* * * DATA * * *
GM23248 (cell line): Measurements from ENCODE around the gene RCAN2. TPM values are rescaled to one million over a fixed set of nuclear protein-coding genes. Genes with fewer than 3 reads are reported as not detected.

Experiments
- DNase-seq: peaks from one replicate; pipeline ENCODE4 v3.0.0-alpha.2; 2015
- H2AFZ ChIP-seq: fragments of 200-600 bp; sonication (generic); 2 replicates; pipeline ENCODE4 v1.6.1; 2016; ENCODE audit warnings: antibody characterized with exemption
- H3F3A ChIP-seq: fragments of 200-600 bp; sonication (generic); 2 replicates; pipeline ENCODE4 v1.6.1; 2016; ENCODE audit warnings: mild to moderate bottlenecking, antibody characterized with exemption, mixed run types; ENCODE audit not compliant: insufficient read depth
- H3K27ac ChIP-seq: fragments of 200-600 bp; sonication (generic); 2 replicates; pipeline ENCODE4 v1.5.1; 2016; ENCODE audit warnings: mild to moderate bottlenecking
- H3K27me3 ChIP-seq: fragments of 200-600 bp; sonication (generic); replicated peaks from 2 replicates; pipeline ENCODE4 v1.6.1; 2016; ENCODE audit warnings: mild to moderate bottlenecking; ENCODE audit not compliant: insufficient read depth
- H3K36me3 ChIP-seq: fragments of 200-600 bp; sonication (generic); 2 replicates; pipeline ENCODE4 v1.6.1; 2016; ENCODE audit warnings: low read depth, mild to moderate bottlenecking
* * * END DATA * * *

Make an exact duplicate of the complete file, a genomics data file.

GM23248 (cell line): Measurements from ENCODE around the gene RCAN2. TPM values are rescaled to one million over a fixed set of nuclear protein-coding genes. Genes with fewer than 3 reads are reported as not detected.

Experiments
- DNase-seq: peaks from one replicate; pipeline ENCODE4 v3.0.0-alpha.2; 2015
- H2AFZ ChIP-seq: fragments of 200-600 bp; sonication (generic); 2 replicates; pipeline ENCODE4 v1.6.1; 2016; ENCODE audit warnings: antibody characterized with exemption
- H3F3A ChIP-seq: fragments of 200-600 bp; sonication (generic); 2 replicates; pipeline ENCODE4 v1.6.1; 2016; ENCODE audit warnings: mild to moderate bottlenecking, antibody characterized with exemption, mixed run types; ENCODE audit not compliant: insufficient read depth
- H3K27ac ChIP-seq: fragments of 200-600 bp; sonication (generic); 2 replicates; pipeline ENCODE4 v1.5.1; 2016; ENCODE audit warnings: mild to moderate bottlenecking
- H3K27me3 ChIP-seq: fragments of 200-600 bp; sonication (generic); replicated peaks from 2 replicates; pipeline ENCODE4 v1.6.1; 2016; ENCODE audit warnings: mild to moderate bottlenecking; ENCODE audit not compliant: insufficient read depth
- H3K36me3 ChIP-seq: fragments of 200-600 bp; sonication (generic); 2 replicates; pipeline ENCODE4 v1.6.1; 2016; ENCODE audit warnings: low read depth, mild to moderate bottlenecking